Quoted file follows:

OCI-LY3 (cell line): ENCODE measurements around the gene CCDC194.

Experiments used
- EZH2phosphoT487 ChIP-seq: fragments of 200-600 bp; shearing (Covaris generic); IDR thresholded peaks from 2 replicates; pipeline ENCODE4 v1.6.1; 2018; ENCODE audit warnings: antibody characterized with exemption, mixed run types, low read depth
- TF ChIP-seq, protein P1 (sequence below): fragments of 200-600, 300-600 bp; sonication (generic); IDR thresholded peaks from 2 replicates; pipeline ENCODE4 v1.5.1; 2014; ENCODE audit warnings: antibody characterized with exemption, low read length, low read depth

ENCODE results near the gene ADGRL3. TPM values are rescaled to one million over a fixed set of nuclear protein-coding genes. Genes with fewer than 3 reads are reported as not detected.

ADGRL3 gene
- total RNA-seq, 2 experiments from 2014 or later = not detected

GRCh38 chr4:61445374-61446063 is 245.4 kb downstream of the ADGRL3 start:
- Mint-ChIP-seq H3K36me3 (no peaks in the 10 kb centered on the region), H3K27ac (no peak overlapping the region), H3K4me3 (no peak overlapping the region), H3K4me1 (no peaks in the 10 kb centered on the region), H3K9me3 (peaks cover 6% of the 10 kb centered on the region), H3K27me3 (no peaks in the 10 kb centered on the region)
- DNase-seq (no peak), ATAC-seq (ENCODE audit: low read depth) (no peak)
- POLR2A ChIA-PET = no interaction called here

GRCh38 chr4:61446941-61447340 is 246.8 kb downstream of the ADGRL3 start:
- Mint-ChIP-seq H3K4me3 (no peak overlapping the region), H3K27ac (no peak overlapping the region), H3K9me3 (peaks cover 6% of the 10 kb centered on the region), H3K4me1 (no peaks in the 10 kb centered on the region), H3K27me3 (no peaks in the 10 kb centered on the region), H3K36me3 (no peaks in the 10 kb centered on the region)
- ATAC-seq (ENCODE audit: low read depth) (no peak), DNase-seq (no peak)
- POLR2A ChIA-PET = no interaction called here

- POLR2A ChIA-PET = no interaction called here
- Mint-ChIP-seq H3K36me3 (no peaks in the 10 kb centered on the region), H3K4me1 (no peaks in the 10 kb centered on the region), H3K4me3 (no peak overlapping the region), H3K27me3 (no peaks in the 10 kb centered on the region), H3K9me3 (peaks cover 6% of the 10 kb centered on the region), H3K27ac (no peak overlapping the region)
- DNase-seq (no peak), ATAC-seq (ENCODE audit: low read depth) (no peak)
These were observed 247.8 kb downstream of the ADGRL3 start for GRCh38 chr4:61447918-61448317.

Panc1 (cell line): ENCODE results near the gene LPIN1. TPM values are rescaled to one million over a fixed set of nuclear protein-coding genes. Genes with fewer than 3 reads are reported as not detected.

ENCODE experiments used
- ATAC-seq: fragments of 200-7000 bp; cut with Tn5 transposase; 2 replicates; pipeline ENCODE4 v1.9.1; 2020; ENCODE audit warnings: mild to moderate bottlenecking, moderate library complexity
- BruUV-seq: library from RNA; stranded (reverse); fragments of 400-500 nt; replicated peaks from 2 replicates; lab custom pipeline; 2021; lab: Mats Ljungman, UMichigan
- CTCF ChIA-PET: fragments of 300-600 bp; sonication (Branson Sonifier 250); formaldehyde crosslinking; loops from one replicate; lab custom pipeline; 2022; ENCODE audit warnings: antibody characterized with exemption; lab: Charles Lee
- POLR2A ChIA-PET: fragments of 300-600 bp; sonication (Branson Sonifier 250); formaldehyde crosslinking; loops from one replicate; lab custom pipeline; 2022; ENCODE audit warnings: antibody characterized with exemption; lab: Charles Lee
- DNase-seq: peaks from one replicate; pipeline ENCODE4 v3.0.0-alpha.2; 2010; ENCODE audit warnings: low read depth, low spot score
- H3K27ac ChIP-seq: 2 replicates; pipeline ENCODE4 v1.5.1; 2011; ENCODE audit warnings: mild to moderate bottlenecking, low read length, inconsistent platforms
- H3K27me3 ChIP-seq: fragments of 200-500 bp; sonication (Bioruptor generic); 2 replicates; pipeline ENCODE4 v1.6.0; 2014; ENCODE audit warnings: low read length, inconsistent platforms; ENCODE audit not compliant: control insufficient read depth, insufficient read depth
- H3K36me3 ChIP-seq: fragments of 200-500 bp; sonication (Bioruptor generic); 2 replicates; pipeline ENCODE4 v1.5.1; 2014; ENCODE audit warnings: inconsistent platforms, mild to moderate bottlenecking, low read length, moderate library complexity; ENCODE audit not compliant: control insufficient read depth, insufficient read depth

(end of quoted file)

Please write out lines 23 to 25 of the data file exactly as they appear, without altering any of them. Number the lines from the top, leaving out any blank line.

- BruUV-seq: library from RNA; stranded (reverse); fragments of 400-500 nt; replicated peaks from 2 replicates; lab custom pipeline; 2021; lab: Mats Ljungman, UMichigan
- CTCF ChIA-PET: fragments of 300-600 bp; sonication (Branson Sonifier 250); formaldehyde crosslinking; loops from one replicate; lab custom pipeline; 2022; ENCODE audit warnings: antibody characterized with exemption; lab: Charles Lee
- POLR2A ChIA-PET: fragments of 300-600 bp; sonication (Branson Sonifier 250); formaldehyde crosslinking; loops from one replicate; lab custom pipeline; 2022; ENCODE audit warnings: antibody characterized with exemption; lab: Charles Lee